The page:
De-risking from China is necessary, but forging green partnerships with other parts of the world is challenging, argues Mats Engström.
Mats Engström is Senior policy fellow at the European Council on Foreign Relations (ECFR).
Europe’s dependence on China for critical raw materials, solar panels, and other products is the focus of the economic security debate.
De-risking from China, as Commission President Ursula von der Leyen outlined in a recent speech, is certainly necessary. Foreign Ministers will discuss how this can best be done during their informal meeting in Stockholm on Friday 12 May, followed by the EU Indo-Pacific Ministerial Meeting.
But looking at issues related to the green transition, it will not be easy.
Chinese top diplomat Wu Peng made several promises during his recent visit to West Africa. Investments in iron ore processing and a new steel plant in Sierra Leone. Better railways and port facilities.
On other occasions, China has committed to extensive cooperation with Africa on industrial development and innovation.
Since the Belt and Road Initiative (BRI) was launched, there have been many nice words from China in Africa and other parts of the Global South and plenty of investment, but not always to the benefit of local people.
However, the offers use a similar language as policymakers in developing countries, on the need for local industrial development and quick solutions for better infrastructure.
The current geopolitical landscape does not favour Europe in the ongoing competition for influence with China and other powers.
High energy and food prices, unsustainable debt levels and the lingering distrust over access to vaccines are issues the EU needs to address much more forcefully to regain trust in the Global South.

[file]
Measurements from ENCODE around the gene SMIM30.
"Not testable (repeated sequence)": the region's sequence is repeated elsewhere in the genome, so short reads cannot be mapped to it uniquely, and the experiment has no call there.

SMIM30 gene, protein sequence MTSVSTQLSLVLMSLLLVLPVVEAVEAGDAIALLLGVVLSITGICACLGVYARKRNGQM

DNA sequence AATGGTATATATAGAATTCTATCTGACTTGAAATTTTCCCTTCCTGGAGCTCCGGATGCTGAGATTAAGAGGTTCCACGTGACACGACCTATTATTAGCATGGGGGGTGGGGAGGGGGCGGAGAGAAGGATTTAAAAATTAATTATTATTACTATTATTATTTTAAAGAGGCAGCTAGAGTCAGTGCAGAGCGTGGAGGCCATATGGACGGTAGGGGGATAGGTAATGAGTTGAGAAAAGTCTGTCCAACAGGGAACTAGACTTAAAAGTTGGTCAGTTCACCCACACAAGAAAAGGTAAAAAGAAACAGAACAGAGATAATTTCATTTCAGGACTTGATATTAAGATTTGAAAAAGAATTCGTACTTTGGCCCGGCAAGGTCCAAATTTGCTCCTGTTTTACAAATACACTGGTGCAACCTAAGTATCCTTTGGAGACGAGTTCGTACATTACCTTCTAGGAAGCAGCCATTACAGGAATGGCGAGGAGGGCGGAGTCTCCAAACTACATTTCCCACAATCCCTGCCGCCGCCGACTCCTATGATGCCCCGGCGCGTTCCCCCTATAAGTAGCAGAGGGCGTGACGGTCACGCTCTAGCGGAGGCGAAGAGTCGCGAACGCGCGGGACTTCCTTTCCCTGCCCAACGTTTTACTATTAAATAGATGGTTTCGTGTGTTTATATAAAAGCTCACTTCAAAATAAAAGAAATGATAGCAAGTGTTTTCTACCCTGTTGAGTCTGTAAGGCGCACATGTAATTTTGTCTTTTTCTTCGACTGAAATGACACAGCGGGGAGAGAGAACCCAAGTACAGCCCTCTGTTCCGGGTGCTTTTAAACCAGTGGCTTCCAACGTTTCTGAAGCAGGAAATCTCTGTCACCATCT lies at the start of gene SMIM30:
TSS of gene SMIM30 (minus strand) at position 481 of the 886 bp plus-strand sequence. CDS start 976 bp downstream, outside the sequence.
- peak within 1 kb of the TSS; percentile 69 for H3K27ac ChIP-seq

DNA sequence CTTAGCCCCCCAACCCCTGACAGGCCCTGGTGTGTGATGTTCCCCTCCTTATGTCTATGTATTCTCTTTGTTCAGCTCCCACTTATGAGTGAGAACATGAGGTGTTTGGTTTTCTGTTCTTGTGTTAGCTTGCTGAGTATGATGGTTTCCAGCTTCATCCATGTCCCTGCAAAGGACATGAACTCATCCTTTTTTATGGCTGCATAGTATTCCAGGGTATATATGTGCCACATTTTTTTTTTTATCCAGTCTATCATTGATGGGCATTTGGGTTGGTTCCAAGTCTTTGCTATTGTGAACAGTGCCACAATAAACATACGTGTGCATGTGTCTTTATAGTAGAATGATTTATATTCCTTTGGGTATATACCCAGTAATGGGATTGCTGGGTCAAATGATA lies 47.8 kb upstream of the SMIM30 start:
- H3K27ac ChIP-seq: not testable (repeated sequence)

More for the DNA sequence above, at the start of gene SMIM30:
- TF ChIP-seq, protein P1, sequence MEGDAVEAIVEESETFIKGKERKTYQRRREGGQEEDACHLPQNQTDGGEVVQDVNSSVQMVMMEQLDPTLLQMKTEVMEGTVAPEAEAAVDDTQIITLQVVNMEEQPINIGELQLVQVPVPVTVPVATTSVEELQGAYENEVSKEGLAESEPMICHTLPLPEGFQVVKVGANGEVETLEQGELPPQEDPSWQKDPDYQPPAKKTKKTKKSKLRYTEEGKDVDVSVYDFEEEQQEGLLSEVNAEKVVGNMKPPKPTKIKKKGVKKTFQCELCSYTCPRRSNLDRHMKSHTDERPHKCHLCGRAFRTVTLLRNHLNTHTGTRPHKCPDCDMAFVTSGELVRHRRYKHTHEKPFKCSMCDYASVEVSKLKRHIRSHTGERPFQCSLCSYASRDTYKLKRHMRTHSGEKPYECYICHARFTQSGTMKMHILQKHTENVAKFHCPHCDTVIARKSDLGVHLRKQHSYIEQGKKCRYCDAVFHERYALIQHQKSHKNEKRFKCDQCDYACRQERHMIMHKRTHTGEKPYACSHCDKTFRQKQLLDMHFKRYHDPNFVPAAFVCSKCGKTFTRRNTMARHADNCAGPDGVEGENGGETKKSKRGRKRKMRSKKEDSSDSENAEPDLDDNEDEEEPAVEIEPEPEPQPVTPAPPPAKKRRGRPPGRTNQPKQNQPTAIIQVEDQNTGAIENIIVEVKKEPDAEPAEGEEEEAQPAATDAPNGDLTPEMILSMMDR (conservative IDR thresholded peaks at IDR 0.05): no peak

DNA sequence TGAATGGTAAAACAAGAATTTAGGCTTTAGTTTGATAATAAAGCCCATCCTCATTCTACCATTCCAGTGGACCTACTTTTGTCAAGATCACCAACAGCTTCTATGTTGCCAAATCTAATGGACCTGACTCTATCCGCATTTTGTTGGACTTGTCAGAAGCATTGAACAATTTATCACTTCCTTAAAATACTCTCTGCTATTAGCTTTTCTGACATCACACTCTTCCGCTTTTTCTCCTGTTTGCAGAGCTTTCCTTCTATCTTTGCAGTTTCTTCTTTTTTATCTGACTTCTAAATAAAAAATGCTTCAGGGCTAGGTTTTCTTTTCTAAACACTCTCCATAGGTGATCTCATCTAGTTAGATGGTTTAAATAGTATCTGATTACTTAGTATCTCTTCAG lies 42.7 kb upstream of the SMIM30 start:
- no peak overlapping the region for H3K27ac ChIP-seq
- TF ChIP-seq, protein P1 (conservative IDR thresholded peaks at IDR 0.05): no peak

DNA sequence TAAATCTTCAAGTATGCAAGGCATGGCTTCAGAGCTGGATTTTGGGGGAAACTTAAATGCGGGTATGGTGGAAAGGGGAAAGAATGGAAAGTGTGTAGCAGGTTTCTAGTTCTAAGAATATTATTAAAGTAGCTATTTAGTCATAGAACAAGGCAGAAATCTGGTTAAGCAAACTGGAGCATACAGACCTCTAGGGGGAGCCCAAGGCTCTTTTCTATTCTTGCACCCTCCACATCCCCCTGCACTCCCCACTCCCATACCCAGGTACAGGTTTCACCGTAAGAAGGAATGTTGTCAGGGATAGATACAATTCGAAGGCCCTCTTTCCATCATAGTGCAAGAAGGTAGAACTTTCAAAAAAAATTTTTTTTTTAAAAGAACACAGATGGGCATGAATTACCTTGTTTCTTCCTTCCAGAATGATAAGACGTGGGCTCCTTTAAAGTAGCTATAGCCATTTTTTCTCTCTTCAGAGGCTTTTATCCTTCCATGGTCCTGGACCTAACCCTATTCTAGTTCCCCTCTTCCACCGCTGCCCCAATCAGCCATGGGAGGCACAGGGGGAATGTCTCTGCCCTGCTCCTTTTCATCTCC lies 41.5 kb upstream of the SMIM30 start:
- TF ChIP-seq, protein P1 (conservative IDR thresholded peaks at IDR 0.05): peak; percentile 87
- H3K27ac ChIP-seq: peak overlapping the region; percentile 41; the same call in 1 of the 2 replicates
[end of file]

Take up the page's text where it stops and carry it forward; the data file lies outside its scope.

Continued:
And even if the EU Green Deal is impressive and an example for other parts of the world, the external strategy linked to it is too weak. This can already be seen in for example the resistance to the carbon border adjustment mechanism (CBAM).
To have influence in this changing situation, the EU needs to forge stronger alliances with other parts of the world. It is in Europe’s self-interest of economic security.
In a new ECFR policy brief, Susi Dennison and I outline how the EU can develop its climate relations with other parts of the world in a changed geopolitical situation.
We argue that to offer real green partnerships, the EU needs to put its money and other resources where the mouth is.
Decision-makers in other parts of the world will look at what happens on the ground, not at nice words in declarations. The Global Gateway was a response to the BRI – now it is time also for an EU-Global South partnership on green industrial transitions.
This should include delivering on the Global Gateway promises for investment in infrastructure such as electricity grids, as well as on broader climate finance commitments.
But also greater efforts for joint development of green tech solutions, for example through a co-innovation and green tech diffusion fund. Such efforts should be prioritised within the current development program NDICI-Global Europe and beyond.
Other elements should be stronger research cooperation with the Global South through the Horizon Europe program, more support for research institutes and testing facilities, intensified cooperation on skills development and expanded twinning between institutions in Europe and partner countries.
Strategic Team Europe cooperation between EU institutions and different member states is necessary for such efforts. The EU and member states can also do more together to promote technology transfer in multilateral institutions such as UNIDO and the CTCN.
There will be arguments against helping build industrial capabilities in other countries that might compete with domestic European production. And of course, there is a need for careful analysis of the consequences.
But it would be short-sighted to refrain from such cooperation. First, many European companies need to show their customers and investors that their supply chains are green.
Second, green industrial development in other countries will create a bigger demand for components and infrastructure in areas where European companies are strong.
Third, without offers of real partnerships, resource-rich countries might turn even more to China and others, leaving European industry short of necessary raw materials.
Europe no longer has the power to impose its will on other parts of the world – and partnerships are a better way to build a sustainable world order.
This is an urgent task and ideas about strengthening climate diplomacy now have to be rapidly implemented. In addition to protecting our environment, it is very much in Europe’s economic self-interest.